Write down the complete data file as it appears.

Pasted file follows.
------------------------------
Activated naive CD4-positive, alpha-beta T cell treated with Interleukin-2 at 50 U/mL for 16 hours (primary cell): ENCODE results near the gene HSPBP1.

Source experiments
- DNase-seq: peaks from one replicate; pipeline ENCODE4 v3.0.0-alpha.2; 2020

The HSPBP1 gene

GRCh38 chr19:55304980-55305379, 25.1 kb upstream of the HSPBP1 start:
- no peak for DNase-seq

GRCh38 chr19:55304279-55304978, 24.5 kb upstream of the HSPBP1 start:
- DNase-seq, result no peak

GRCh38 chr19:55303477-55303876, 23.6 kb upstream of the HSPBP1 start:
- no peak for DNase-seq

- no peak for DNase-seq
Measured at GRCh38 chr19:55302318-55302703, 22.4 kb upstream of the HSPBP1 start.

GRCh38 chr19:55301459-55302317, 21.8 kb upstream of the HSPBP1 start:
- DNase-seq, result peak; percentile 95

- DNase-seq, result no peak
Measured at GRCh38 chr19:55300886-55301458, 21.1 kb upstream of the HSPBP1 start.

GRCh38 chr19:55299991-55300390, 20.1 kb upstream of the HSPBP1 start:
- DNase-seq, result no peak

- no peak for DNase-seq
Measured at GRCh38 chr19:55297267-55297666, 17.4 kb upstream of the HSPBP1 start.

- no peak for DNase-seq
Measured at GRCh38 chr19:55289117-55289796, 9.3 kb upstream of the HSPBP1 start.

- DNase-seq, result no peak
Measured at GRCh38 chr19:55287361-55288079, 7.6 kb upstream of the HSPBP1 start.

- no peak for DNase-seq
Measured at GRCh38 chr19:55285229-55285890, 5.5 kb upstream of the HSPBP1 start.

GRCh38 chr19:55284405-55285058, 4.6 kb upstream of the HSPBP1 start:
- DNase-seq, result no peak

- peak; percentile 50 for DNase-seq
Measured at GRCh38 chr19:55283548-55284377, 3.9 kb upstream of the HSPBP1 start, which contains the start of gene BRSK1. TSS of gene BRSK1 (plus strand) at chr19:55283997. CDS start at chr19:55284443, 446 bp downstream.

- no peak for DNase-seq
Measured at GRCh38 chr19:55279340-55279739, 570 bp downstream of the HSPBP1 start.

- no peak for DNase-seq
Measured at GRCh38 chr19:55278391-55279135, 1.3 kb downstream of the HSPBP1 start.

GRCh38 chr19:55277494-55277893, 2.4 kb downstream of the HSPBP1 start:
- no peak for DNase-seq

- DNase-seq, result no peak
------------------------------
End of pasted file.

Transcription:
Activated naive CD4-positive, alpha-beta T cell treated with Interleukin-2 at 50 U/mL for 16 hours (primary cell): ENCODE results near the gene HSPBP1.

Source experiments
- DNase-seq: peaks from one replicate; pipeline ENCODE4 v3.0.0-alpha.2; 2020

The HSPBP1 gene

GRCh38 chr19:55304980-55305379, 25.1 kb upstream of the HSPBP1 start:
- no peak for DNase-seq

GRCh38 chr19:55304279-55304978, 24.5 kb upstream of the HSPBP1 start:
- DNase-seq, result no peak

GRCh38 chr19:55303477-55303876, 23.6 kb upstream of the HSPBP1 start:
- no peak for DNase-seq

- no peak for DNase-seq
Measured at GRCh38 chr19:55302318-55302703, 22.4 kb upstream of the HSPBP1 start.

GRCh38 chr19:55301459-55302317, 21.8 kb upstream of the HSPBP1 start:
- DNase-seq, result peak; percentile 95

- DNase-seq, result no peak
Measured at GRCh38 chr19:55300886-55301458, 21.1 kb upstream of the HSPBP1 start.

GRCh38 chr19:55299991-55300390, 20.1 kb upstream of the HSPBP1 start:
- DNase-seq, result no peak

- no peak for DNase-seq
Measured at GRCh38 chr19:55297267-55297666, 17.4 kb upstream of the HSPBP1 start.

- no peak for DNase-seq
Measured at GRCh38 chr19:55289117-55289796, 9.3 kb upstream of the HSPBP1 start.

- DNase-seq, result no peak
Measured at GRCh38 chr19:55287361-55288079, 7.6 kb upstream of the HSPBP1 start.

- no peak for DNase-seq
Measured at GRCh38 chr19:55285229-55285890, 5.5 kb upstream of the HSPBP1 start.

GRCh38 chr19:55284405-55285058, 4.6 kb upstream of the HSPBP1 start:
- DNase-seq, result no peak

- peak; percentile 50 for DNase-seq
Measured at GRCh38 chr19:55283548-55284377, 3.9 kb upstream of the HSPBP1 start, which contains the start of gene BRSK1. TSS of gene BRSK1 (plus strand) at chr19:55283997. CDS start at chr19:55284443, 446 bp downstream.

- no peak for DNase-seq
Measured at GRCh38 chr19:55279340-55279739, 570 bp downstream of the HSPBP1 start.

- no peak for DNase-seq
Measured at GRCh38 chr19:55278391-55279135, 1.3 kb downstream of the HSPBP1 start.

GRCh38 chr19:55277494-55277893, 2.4 kb downstream of the HSPBP1 start:
- no peak for DNase-seq

- DNase-seq, result no peak